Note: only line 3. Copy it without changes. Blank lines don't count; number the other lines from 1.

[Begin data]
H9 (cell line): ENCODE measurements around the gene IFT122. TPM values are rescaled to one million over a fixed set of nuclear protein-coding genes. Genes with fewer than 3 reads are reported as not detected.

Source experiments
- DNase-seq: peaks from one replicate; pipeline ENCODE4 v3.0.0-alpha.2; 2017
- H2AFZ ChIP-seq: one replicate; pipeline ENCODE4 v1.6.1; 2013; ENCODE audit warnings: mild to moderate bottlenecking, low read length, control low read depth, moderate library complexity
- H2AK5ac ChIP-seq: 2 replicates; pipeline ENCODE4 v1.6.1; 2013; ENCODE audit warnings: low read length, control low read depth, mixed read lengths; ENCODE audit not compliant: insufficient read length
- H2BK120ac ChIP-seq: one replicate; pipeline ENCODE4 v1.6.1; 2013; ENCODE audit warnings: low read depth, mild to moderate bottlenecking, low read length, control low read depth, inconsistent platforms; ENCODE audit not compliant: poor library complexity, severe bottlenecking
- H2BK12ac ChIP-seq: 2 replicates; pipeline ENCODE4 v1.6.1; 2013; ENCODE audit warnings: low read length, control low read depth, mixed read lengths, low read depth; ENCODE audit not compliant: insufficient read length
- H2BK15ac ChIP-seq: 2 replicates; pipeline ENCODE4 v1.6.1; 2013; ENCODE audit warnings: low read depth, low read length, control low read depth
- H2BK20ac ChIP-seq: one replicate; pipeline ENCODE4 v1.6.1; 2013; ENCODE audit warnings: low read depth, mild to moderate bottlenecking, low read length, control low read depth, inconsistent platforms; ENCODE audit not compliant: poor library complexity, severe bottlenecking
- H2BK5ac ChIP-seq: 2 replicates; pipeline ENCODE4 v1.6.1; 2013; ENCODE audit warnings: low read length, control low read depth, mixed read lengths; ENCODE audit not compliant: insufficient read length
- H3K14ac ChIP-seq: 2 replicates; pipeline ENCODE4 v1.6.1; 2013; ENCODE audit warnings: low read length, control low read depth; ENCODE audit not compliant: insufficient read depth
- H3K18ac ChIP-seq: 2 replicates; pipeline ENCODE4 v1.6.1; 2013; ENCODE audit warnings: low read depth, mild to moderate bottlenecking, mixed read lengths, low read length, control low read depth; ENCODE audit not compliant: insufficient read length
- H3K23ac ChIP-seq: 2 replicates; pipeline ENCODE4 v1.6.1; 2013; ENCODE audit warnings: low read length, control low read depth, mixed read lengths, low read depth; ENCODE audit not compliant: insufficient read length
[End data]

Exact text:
- DNase-seq: peaks from one replicate; pipeline ENCODE4 v3.0.0-alpha.2; 2017